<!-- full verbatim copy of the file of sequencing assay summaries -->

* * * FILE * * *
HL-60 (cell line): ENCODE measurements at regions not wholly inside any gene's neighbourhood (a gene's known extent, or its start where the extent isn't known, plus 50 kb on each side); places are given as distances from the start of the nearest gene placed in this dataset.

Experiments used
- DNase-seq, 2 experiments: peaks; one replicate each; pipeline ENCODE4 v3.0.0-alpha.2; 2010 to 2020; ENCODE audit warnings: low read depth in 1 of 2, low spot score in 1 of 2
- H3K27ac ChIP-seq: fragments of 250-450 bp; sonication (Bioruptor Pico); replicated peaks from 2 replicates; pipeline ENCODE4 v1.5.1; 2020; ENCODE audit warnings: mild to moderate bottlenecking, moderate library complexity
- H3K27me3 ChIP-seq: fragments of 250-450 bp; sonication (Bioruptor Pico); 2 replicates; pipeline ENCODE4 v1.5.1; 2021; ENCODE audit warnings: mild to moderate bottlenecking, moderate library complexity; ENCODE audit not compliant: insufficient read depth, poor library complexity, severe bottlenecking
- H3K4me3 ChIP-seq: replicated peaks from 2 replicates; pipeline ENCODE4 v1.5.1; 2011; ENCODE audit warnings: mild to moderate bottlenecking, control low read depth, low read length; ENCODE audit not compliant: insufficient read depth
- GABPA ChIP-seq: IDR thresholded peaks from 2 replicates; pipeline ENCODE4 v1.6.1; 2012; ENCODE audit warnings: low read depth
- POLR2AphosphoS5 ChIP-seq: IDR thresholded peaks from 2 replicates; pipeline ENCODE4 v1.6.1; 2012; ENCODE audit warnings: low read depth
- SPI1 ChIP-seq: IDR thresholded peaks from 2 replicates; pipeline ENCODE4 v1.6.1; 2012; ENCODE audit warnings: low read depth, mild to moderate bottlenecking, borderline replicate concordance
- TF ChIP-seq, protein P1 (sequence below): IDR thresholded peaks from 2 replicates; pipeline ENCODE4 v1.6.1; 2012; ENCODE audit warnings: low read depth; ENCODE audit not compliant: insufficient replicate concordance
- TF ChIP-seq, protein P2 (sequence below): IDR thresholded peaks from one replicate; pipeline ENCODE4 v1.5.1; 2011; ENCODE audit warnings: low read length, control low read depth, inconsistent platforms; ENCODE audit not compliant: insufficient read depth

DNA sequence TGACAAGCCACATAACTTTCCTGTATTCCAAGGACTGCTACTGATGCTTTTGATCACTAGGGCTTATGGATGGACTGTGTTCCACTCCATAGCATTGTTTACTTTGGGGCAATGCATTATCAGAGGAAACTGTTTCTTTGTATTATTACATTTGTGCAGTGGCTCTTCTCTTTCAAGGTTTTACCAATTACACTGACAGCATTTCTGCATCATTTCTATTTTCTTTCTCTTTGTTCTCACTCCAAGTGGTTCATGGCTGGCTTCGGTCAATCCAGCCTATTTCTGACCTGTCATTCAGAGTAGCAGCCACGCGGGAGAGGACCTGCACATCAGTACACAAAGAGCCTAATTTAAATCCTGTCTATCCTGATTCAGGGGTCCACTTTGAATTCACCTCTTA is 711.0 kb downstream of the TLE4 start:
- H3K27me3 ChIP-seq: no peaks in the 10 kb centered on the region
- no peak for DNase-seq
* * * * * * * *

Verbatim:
HL-60 (cell line): ENCODE measurements at regions not wholly inside any gene's neighbourhood (a gene's known extent, or its start where the extent isn't known, plus 50 kb on each side); places are given as distances from the start of the nearest gene placed in this dataset.

Experiments used
- DNase-seq, 2 experiments: peaks; one replicate each; pipeline ENCODE4 v3.0.0-alpha.2; 2010 to 2020; ENCODE audit warnings: low read depth in 1 of 2, low spot score in 1 of 2
- H3K27ac ChIP-seq: fragments of 250-450 bp; sonication (Bioruptor Pico); replicated peaks from 2 replicates; pipeline ENCODE4 v1.5.1; 2020; ENCODE audit warnings: mild to moderate bottlenecking, moderate library complexity
- H3K27me3 ChIP-seq: fragments of 250-450 bp; sonication (Bioruptor Pico); 2 replicates; pipeline ENCODE4 v1.5.1; 2021; ENCODE audit warnings: mild to moderate bottlenecking, moderate library complexity; ENCODE audit not compliant: insufficient read depth, poor library complexity, severe bottlenecking
- H3K4me3 ChIP-seq: replicated peaks from 2 replicates; pipeline ENCODE4 v1.5.1; 2011; ENCODE audit warnings: mild to moderate bottlenecking, control low read depth, low read length; ENCODE audit not compliant: insufficient read depth
- GABPA ChIP-seq: IDR thresholded peaks from 2 replicates; pipeline ENCODE4 v1.6.1; 2012; ENCODE audit warnings: low read depth
- POLR2AphosphoS5 ChIP-seq: IDR thresholded peaks from 2 replicates; pipeline ENCODE4 v1.6.1; 2012; ENCODE audit warnings: low read depth
- SPI1 ChIP-seq: IDR thresholded peaks from 2 replicates; pipeline ENCODE4 v1.6.1; 2012; ENCODE audit warnings: low read depth, mild to moderate bottlenecking, borderline replicate concordance
- TF ChIP-seq, protein P1 (sequence below): IDR thresholded peaks from 2 replicates; pipeline ENCODE4 v1.6.1; 2012; ENCODE audit warnings: low read depth; ENCODE audit not compliant: insufficient replicate concordance
- TF ChIP-seq, protein P2 (sequence below): IDR thresholded peaks from one replicate; pipeline ENCODE4 v1.5.1; 2011; ENCODE audit warnings: low read length, control low read depth, inconsistent platforms; ENCODE audit not compliant: insufficient read depth

DNA sequence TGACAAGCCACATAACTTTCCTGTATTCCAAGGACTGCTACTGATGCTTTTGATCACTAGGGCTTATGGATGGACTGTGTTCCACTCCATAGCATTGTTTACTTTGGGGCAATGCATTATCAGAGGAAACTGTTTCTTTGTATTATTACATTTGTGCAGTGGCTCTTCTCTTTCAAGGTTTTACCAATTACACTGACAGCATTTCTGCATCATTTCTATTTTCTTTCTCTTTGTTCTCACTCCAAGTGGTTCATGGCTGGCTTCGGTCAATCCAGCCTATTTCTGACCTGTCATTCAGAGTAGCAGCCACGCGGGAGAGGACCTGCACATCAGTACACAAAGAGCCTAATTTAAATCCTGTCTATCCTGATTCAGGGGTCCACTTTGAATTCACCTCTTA is 711.0 kb downstream of the TLE4 start:
- H3K27me3 ChIP-seq: no peaks in the 10 kb centered on the region
- no peak for DNase-seq